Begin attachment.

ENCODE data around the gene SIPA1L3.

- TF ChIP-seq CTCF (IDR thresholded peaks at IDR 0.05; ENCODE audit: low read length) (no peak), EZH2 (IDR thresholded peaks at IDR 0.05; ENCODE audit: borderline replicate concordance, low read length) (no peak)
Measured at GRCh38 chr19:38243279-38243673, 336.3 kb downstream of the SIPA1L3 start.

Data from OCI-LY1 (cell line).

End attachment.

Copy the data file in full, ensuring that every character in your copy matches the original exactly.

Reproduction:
ENCODE data around the gene SIPA1L3.

- TF ChIP-seq CTCF (IDR thresholded peaks at IDR 0.05; ENCODE audit: low read length) (no peak), EZH2 (IDR thresholded peaks at IDR 0.05; ENCODE audit: borderline replicate concordance, low read length) (no peak)
Measured at GRCh38 chr19:38243279-38243673, 336.3 kb downstream of the SIPA1L3 start.

Data from OCI-LY1 (cell line).